CS61C Summer 2011

Lab 1: C Intro, Number Representation





You need to have an EECS instructional account (cs61c-*) in order to do your lab work. More importantly, you will need to log in to this account in order to enroll in the class. Don't forget to change your password (passwd) once you have logged in.



Copy the contents of ~cs61c/labs/01 to a suitable location in your home directory.

$ mkdir ~/lab01
$ cp -r ~cs61c/labs/01/ ~/lab01

Exercise 1: Simple C program

Fill in the blank in the following C program, also in output0.c, so that its output is a line containing 0. Don't change anything else in the program.

#include <stdio.h>
int main(void) {
   int n;
   n = ___;
   return 0;

To verify your solution, compile it and run the resulting binary:

$ gcc -o output0 output0.c
$ ./output0

Checkoff: Explain the change you made to output0.c.

Exercise 2: C control flow

Look at the code contained in eccentric.c. We see four different examples of basic C control flow. First compile and run the program to see what it does. Play around with the initialization values of the control variables i, j, k, and m and see how that changes the program output. Modifying only the initialization values of variables, make the program produce the following output:

$ gcc -o eccentric eccentric.c
$ ./eccentric
Berkeley eccentrics:
Happy Happy Happy


Checkoff: Explain the changes you made.

Bonus: If you are allowed to replace appearances of the control variables (i,j,k,m) with each other in the code, what is the minimum number of variables you could use to produce the same output above?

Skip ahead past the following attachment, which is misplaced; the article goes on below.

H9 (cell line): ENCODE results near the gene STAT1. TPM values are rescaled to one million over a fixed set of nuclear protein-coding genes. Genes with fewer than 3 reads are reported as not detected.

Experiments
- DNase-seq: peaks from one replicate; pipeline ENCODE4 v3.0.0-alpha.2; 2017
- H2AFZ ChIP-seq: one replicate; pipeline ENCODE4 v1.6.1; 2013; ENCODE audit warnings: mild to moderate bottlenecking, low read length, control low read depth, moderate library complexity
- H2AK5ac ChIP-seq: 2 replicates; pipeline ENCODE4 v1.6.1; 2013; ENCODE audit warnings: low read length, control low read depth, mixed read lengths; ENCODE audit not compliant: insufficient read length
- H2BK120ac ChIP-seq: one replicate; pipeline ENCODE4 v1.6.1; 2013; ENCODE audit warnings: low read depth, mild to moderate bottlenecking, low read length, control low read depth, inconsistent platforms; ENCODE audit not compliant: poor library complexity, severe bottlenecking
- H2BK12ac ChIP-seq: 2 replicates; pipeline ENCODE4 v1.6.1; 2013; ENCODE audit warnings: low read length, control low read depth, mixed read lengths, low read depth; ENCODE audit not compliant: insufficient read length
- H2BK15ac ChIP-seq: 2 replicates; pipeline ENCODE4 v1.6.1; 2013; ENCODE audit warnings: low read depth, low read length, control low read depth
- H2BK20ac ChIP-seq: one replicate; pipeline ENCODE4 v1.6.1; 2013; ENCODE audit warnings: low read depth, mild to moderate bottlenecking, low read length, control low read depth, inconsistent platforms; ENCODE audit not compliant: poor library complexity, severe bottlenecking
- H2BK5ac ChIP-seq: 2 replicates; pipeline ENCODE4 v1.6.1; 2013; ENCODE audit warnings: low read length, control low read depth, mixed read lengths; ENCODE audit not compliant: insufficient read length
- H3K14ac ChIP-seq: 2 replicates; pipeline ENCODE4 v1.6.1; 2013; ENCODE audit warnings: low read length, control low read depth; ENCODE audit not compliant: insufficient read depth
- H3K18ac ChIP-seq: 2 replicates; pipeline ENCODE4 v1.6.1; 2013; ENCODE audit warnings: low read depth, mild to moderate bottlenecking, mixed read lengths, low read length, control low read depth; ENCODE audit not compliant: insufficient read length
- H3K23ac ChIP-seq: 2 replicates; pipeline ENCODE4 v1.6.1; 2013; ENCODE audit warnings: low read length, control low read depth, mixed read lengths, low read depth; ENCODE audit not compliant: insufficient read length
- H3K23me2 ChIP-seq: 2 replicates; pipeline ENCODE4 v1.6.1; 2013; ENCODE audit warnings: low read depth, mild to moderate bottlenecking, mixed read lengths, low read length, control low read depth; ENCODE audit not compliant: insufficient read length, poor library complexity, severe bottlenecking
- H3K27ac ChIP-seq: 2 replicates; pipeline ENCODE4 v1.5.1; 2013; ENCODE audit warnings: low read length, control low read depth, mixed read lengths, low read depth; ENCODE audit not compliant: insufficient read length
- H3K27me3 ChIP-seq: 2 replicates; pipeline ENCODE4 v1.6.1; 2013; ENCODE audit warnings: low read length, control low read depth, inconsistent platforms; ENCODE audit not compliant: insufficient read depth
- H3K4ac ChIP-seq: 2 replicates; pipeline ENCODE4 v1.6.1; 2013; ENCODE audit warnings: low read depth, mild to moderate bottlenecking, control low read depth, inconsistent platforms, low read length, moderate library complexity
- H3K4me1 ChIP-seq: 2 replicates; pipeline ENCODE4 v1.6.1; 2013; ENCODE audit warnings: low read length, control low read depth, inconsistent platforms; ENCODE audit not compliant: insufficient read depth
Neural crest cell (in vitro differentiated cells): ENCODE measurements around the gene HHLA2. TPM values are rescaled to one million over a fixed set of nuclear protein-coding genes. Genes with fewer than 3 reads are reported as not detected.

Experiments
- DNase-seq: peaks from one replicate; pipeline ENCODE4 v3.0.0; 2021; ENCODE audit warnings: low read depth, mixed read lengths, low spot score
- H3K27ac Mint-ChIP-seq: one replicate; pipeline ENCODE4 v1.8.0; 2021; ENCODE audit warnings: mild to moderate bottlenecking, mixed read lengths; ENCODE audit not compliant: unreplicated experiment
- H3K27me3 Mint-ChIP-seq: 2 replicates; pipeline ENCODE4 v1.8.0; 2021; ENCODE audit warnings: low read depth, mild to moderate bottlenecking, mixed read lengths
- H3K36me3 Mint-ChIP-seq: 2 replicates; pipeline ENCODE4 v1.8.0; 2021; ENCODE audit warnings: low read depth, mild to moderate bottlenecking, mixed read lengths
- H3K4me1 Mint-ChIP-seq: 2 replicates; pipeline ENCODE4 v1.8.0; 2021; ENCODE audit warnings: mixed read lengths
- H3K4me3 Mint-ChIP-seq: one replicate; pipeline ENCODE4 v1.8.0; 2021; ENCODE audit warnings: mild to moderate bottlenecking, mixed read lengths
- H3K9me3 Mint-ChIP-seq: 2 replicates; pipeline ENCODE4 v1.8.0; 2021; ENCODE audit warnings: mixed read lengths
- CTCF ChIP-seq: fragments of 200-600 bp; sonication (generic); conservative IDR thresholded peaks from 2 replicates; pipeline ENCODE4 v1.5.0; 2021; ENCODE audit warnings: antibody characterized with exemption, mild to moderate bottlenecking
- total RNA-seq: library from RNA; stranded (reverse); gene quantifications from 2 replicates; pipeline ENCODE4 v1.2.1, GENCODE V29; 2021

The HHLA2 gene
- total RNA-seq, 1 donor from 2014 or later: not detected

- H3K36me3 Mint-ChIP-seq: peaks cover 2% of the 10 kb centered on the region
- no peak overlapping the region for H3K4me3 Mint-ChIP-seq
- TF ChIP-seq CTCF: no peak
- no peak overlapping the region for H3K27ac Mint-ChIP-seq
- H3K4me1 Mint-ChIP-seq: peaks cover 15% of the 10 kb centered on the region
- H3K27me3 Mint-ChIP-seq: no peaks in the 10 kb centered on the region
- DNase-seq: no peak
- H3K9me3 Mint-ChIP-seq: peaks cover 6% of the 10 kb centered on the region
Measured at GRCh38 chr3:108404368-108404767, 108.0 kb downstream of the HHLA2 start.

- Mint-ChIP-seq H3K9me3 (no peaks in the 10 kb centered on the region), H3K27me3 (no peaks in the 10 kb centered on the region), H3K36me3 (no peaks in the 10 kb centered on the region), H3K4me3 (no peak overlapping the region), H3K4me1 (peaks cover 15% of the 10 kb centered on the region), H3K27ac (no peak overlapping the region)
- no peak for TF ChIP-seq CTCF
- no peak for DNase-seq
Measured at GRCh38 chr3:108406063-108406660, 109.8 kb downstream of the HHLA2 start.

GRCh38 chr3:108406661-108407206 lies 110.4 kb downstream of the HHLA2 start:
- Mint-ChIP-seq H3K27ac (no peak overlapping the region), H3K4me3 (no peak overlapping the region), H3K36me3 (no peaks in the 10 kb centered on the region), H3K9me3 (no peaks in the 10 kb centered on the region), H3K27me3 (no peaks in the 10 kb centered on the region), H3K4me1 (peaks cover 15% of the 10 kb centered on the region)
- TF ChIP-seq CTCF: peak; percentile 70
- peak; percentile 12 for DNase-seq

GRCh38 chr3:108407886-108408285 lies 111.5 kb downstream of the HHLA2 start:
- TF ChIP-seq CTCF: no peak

Exercise 3: The Biggest Integer

In class we discussed number representation. In particular, we discussed unsigned integers and two's complement, the most commonly used format for signed integers. Look at biggestInt.c. You may wish to read through the comments, but at this point it is not critical that you understand exactly how the program works. (Basically, it is a C program that will tell you some useful information about certain C data types. It does this by exploiting the fact that C does not check for overflow and wrap around conditions.)

Compile and run the program and answer the following questions:

  1. The first piece of information output by the program tells you the value of the most significant bit (MSB) of an unsigned int on your terminal. Based on this information, how many bits does the C data type unsigned int have?
  2. The second piece of information tells you the value of the largest positive signed long on your terminal. Based on this information, how many bits does the C data type long have?
  3. The third piece of information tells you the value of the most negative signed int on your machine. Based on this information, do the unsigned int and signed int have the same number of bits?
  4. Two's complement number representations have one more negative number than they do positive numbers. That is, the most negative number does not have a positive counter-part. The final piece of information printed is the signed value of what you get when you try to perform two's complement negation of the most negative value. Can you explain why this happens?

Checkout: Give your answers to the above four questions to the TA.